Environmental Investing emphasizes a focus on environmental issues and considers a company's performance as a steward of the natural world - both in operations and across supply chains. Research in this area sweeps in considerations of environmentally focused policies and practices, in addition to related financial, regulatory, and stakeholder risks. Organizations such as S&P Global, which provide investment analytics, assess four key environmental factors: "greenhouse gas emissions, water use, waste and pollution, land use and biodiversity."1 Within those four factors, however, are dozens of potential metrics.
Until a stronger consensus about how and what to measure emerges, however, we think dozens of metrics are far too many - especially because they don't necessarily tell a reliable story. Consider this: in one analysis, an assessment of two credit rating agencies showed a strong (90 percent) correlation when evaluating corporations' financial strength; a similar assessment of two ESG rating agencies, however, showed a dramatically weaker (32 percent) correlation.2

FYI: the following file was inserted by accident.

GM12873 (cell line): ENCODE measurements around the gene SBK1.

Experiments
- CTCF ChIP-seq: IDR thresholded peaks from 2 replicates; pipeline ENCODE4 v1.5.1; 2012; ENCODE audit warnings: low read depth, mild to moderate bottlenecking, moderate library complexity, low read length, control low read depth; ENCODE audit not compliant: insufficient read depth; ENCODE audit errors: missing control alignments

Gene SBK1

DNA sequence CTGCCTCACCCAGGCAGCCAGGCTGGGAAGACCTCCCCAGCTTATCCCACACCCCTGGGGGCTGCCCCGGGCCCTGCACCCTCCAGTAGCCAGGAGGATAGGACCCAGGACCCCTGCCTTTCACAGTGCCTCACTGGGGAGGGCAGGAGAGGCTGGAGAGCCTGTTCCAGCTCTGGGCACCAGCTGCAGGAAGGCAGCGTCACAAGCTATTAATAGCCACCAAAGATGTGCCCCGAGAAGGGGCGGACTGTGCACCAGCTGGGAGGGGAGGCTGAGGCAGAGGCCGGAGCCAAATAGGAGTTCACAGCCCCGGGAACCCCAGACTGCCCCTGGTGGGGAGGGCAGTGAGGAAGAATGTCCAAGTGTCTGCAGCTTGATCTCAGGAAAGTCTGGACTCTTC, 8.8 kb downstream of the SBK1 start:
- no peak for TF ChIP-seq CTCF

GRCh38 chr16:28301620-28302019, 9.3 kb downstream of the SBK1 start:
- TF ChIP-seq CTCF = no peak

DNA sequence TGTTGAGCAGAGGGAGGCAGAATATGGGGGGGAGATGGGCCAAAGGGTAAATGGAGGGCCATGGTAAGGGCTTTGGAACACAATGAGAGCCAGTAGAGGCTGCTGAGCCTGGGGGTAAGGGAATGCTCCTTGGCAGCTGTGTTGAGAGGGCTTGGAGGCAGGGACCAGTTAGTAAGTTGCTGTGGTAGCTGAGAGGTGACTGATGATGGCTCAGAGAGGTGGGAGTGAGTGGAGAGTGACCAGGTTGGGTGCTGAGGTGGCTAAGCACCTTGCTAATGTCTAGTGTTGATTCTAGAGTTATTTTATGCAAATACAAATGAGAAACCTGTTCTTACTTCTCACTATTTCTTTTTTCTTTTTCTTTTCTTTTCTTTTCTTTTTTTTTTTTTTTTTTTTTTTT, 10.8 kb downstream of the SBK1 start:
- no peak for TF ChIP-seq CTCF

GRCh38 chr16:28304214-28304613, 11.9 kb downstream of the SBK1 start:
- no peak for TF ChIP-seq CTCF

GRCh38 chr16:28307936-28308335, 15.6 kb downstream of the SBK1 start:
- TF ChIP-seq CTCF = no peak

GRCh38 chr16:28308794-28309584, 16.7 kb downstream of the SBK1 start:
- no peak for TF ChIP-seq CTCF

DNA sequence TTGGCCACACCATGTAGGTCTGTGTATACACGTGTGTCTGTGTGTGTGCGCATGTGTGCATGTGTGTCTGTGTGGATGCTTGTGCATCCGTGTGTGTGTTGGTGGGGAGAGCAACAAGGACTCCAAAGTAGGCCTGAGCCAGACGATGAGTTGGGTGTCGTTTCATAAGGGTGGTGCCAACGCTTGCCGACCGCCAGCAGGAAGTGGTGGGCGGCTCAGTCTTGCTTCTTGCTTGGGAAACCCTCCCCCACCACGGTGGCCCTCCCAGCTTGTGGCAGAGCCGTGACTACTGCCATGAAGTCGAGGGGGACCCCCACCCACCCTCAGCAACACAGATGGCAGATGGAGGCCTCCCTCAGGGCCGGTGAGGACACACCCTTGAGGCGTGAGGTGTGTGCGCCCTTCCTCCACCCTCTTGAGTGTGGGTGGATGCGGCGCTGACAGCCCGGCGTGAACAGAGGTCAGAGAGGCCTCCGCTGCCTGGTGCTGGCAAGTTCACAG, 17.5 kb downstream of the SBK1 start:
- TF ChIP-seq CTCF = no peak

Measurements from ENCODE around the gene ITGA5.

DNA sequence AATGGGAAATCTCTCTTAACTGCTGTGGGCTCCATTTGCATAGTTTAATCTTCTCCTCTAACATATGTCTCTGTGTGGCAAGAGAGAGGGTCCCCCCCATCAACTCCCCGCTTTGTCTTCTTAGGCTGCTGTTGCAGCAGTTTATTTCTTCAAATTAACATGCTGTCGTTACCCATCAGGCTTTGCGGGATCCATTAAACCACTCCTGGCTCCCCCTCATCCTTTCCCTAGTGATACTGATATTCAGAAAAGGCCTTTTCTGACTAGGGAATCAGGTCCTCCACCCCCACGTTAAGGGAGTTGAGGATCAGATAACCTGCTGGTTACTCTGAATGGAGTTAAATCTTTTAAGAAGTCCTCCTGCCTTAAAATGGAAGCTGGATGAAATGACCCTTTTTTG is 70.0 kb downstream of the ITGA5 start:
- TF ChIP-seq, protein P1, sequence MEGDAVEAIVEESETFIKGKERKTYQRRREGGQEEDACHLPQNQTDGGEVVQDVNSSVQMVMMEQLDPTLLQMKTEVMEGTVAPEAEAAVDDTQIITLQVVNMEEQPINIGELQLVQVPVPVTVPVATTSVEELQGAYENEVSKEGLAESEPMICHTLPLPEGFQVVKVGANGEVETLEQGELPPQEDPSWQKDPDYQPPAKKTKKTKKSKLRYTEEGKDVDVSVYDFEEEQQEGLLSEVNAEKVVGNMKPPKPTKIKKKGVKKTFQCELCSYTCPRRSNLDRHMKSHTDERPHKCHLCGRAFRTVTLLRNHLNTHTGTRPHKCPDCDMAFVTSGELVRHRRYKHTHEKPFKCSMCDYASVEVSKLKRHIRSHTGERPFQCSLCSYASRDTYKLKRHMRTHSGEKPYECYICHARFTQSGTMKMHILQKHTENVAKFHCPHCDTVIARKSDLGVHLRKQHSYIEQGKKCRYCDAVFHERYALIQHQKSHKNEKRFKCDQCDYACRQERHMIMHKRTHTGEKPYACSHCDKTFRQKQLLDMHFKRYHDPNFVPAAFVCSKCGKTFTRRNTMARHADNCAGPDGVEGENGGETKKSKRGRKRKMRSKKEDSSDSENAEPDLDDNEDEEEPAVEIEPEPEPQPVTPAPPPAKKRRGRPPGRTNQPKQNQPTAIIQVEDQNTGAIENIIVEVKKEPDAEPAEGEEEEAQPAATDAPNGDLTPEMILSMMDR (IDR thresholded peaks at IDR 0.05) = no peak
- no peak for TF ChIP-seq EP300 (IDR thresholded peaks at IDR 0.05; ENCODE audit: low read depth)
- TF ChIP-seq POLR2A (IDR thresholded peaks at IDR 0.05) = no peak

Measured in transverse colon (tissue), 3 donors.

At One Day In July, we focus our evaluations of environmental investing around two key metrics - carbon intensity and fossil fuel reserves - believing these are the most straightforward ways to fairly consider a company's environmental impact.